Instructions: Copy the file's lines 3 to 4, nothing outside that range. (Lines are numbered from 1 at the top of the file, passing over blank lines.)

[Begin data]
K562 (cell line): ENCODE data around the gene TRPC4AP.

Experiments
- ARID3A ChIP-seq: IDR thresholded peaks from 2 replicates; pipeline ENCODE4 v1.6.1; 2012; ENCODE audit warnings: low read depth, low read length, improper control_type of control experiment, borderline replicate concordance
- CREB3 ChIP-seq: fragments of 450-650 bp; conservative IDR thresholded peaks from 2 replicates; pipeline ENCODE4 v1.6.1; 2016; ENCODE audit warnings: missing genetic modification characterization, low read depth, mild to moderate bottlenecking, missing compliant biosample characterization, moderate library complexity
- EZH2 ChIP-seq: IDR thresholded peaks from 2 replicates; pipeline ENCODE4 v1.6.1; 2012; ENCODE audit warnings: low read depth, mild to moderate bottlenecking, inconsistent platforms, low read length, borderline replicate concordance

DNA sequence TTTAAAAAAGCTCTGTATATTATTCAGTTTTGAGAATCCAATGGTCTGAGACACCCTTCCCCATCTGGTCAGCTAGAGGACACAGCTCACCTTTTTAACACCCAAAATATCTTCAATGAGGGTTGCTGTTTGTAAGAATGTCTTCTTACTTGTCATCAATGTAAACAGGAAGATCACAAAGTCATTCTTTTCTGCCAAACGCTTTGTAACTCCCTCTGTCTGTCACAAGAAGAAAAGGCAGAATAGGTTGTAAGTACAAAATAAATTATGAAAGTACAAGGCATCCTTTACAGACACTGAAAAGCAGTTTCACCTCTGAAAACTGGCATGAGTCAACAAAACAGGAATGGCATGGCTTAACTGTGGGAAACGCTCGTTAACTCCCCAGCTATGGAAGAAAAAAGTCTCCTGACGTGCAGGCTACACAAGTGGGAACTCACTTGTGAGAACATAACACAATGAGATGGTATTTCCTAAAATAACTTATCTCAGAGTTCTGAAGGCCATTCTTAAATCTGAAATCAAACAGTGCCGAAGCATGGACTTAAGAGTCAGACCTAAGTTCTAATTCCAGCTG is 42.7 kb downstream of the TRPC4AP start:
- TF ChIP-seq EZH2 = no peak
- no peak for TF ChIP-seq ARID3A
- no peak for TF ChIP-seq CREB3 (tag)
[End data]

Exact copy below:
- ARID3A ChIP-seq: IDR thresholded peaks from 2 replicates; pipeline ENCODE4 v1.6.1; 2012; ENCODE audit warnings: low read depth, low read length, improper control_type of control experiment, borderline replicate concordance
- CREB3 ChIP-seq: fragments of 450-650 bp; conservative IDR thresholded peaks from 2 replicates; pipeline ENCODE4 v1.6.1; 2016; ENCODE audit warnings: missing genetic modification characterization, low read depth, mild to moderate bottlenecking, missing compliant biosample characterization, moderate library complexity